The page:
Active people could be up to 10 years ‘younger’ than couch potatoes, at least according to one measure of biological age. Tim Spector, director of the Twin Research Unit at St Thomas’ Hospital in London, looked at the levels of physical activity of 2,401 twins and assessed the length of their telomeres – the ‘caps’ on the ends of their chromosomes that help to protect the DNA from wearing down during the replication process that replenishes cells. Telomeres shorten over an individual’s lifetime and are thought to function as a marker for ageing. Smokers and obese people were already known to have shorter telomeres than their healthier counterparts.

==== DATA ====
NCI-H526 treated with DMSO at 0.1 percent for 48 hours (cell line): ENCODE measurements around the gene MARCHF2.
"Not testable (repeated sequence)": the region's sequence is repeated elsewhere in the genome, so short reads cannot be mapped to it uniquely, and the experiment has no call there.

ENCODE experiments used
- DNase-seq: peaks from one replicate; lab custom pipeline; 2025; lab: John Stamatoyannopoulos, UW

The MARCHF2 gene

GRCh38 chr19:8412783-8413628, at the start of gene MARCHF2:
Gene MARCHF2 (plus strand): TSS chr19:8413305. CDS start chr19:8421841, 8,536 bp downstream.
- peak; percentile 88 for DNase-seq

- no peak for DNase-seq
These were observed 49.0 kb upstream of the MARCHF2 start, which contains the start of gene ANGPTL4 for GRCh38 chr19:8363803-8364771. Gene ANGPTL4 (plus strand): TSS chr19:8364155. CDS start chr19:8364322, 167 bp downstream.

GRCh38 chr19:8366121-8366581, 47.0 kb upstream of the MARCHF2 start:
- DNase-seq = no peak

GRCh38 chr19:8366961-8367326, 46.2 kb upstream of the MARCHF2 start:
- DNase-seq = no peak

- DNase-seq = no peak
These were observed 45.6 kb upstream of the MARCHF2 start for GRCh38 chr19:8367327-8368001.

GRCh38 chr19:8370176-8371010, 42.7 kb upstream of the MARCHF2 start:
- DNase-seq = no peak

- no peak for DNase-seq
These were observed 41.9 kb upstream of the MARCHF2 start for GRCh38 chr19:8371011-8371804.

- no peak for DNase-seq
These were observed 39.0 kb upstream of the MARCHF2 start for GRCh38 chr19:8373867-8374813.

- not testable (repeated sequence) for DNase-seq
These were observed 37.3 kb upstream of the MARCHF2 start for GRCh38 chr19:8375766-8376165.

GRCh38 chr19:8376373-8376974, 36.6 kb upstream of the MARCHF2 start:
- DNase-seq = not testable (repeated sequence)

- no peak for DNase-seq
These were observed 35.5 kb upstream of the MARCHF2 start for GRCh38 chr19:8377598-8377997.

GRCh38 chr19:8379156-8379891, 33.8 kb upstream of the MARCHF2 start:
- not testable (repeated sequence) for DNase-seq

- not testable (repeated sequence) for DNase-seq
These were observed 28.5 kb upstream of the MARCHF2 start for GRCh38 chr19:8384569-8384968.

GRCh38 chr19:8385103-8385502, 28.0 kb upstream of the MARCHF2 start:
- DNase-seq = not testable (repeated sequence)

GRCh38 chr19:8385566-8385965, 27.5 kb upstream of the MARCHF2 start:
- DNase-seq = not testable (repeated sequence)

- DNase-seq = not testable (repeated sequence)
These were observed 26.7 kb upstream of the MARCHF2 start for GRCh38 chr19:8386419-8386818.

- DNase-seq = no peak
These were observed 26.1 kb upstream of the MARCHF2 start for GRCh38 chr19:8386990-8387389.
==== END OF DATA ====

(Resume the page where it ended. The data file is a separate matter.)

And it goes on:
The team found that, on average, telomeres in the most active group (who took more than 3 hours 20 minutes of exercise a week) were 200 nucleotides longer than that of the least active group (who took less than 16 minutes exercise a week). “This difference suggests that inactive subjects may be biologically older by 10 years compared with more active subjects,” say Spector and colleagues in their paper in Archives of Internal Medicine.